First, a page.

Genetic diversity, phenotypic variation and local adaptation in the alpine landscape : case studies with alpine plant species

Stöcklin, Jürg and Kuss, Patrick and Pluess, Andrea R.. (2009) Genetic diversity, phenotypic variation and local adaptation in the alpine landscape : case studies with alpine plant species. Botanica Helvetica, 119 (2). pp. 125-133.

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Official URL: http://edoc.unibas.ch/dok/A5251037

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Plant survival in alpine landscapes is constantly challenged by the harsh and often unpredictable environmental conditions. Steep environmental gradients and patchy distribution of habitats lead to small size and spatial isolation of populations and restrict gene flow. Agricultural land use has further increased the diversity of habitats below and above the treeline. We studied the consequences of the highly structured alpine landscape for evolutionary processes in four study plants: Epilobium fleischeri, Geum reptans, Campanula thyrsoides and Poa alpina. The main questions were: (1) How is genetic diversity distributed within and among populations and is it affected by altitude, population size or land use? (2) Do reproductive traits such as allocation to sexual or vegetative reproduction vary with altitude or land use. Furthermore, we studied if seed weight is increasing with altitude. Within-population genetic diversity of the four species was high and mostly not related to altitude and population size. Nevertheless, genetic differentiation among population was pronounced and strongly increasing with distance. In Poa alpina genetic diversity was affected by land use. Results suggest considerable genetic drift among populations of alpine plants. Reproductive allocation was affected by altitude and land use in Poa alpina and by succession in Geum reptans. Seed weight is usually higher if alpine species are compared with species from the lowland. We conclude, that the evolutionary potential to respond to global change is mostly intact in alpine plants, even at high altitude. Phenotypic variability is shaped by adaptive as well as by random evolutionary processes; moreover plastic responses to growth conditions seem to be crucial for survival of plants in the alpine landscape.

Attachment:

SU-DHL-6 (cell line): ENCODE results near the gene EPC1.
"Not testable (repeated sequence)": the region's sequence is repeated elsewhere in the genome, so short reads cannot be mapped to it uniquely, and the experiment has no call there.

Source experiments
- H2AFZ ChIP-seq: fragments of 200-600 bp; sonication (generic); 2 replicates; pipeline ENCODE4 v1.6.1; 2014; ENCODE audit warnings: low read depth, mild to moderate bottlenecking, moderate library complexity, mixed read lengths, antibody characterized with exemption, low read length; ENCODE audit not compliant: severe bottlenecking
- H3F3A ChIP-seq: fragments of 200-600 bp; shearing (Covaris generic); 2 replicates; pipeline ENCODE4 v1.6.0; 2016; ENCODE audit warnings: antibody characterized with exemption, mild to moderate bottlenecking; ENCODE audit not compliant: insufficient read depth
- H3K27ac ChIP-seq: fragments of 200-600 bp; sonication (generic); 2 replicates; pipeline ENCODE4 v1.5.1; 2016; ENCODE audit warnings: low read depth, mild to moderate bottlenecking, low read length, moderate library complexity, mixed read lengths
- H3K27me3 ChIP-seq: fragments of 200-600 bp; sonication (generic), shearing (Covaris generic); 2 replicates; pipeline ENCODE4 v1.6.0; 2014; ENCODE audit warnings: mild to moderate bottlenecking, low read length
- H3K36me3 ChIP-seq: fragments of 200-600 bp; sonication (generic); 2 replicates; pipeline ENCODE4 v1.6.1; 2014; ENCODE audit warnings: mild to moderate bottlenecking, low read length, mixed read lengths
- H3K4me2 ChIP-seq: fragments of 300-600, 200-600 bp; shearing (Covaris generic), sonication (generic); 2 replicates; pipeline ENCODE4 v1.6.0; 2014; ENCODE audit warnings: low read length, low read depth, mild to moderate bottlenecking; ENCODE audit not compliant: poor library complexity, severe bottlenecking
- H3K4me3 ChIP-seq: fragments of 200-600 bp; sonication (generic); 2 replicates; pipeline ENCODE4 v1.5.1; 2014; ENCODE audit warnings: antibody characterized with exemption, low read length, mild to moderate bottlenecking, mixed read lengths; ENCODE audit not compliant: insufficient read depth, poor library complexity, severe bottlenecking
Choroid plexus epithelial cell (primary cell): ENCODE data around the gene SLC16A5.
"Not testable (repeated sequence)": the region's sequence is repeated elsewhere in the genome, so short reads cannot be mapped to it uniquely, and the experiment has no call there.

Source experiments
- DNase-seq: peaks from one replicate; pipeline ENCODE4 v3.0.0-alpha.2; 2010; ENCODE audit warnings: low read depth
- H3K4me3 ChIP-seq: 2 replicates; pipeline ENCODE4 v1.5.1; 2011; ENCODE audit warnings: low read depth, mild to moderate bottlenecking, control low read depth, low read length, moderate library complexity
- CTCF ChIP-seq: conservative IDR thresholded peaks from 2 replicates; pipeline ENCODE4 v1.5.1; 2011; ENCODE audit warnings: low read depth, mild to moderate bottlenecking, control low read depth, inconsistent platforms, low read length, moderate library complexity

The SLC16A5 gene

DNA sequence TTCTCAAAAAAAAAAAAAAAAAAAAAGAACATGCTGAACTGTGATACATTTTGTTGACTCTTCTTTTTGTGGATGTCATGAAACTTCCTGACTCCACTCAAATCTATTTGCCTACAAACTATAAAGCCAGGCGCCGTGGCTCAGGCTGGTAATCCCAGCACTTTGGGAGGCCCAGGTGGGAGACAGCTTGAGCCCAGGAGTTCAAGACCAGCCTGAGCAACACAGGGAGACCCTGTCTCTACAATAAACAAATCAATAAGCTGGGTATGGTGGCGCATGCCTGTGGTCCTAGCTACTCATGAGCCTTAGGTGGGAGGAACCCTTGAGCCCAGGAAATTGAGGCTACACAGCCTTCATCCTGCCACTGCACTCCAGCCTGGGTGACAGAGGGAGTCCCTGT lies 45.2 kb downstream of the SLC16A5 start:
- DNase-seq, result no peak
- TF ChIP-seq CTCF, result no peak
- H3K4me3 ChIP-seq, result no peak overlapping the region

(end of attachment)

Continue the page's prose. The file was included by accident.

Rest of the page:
Faculties and Departments:05 Faculty of Science > Departement Umweltwissenschaften > Ehemalige Einheiten Umweltwissenschaften > Pflanzenökologie (Körner)
UniBasel Contributors:Stöcklin, Jürg
Item Type:Article, refereed
Article Subtype:Research Article
Note:Publication type according to Uni Basel Research Database: Journal article
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Last Modified:13 Nov 2017 17:01
Deposited On:22 Mar 2012 13:43

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